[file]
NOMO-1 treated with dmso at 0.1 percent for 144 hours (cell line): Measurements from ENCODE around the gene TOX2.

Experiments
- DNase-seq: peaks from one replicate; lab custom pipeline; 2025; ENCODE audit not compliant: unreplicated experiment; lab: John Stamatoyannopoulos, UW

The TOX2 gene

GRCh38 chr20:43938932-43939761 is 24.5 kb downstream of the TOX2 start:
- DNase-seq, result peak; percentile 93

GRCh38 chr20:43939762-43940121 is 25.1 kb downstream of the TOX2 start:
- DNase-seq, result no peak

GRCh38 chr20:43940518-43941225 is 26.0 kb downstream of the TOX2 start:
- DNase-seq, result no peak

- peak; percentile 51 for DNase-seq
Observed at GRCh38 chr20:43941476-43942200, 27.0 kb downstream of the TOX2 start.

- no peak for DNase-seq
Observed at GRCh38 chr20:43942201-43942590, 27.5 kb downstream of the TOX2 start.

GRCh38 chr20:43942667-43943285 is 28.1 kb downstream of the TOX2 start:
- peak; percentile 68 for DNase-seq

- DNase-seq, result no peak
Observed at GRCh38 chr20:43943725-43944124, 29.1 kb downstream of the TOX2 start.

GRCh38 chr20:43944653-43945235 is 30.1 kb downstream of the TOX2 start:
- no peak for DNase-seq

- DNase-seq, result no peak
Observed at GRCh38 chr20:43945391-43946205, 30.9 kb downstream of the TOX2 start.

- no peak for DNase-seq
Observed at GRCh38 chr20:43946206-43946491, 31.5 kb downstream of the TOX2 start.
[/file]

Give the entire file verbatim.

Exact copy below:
NOMO-1 treated with dmso at 0.1 percent for 144 hours (cell line): Measurements from ENCODE around the gene TOX2.

Experiments
- DNase-seq: peaks from one replicate; lab custom pipeline; 2025; ENCODE audit not compliant: unreplicated experiment; lab: John Stamatoyannopoulos, UW

The TOX2 gene

GRCh38 chr20:43938932-43939761 is 24.5 kb downstream of the TOX2 start:
- DNase-seq, result peak; percentile 93

GRCh38 chr20:43939762-43940121 is 25.1 kb downstream of the TOX2 start:
- DNase-seq, result no peak

GRCh38 chr20:43940518-43941225 is 26.0 kb downstream of the TOX2 start:
- DNase-seq, result no peak

- peak; percentile 51 for DNase-seq
Observed at GRCh38 chr20:43941476-43942200, 27.0 kb downstream of the TOX2 start.

- no peak for DNase-seq
Observed at GRCh38 chr20:43942201-43942590, 27.5 kb downstream of the TOX2 start.

GRCh38 chr20:43942667-43943285 is 28.1 kb downstream of the TOX2 start:
- peak; percentile 68 for DNase-seq

- DNase-seq, result no peak
Observed at GRCh38 chr20:43943725-43944124, 29.1 kb downstream of the TOX2 start.

GRCh38 chr20:43944653-43945235 is 30.1 kb downstream of the TOX2 start:
- no peak for DNase-seq

- DNase-seq, result no peak
Observed at GRCh38 chr20:43945391-43946205, 30.9 kb downstream of the TOX2 start.

- no peak for DNase-seq
Observed at GRCh38 chr20:43946206-43946491, 31.5 kb downstream of the TOX2 start.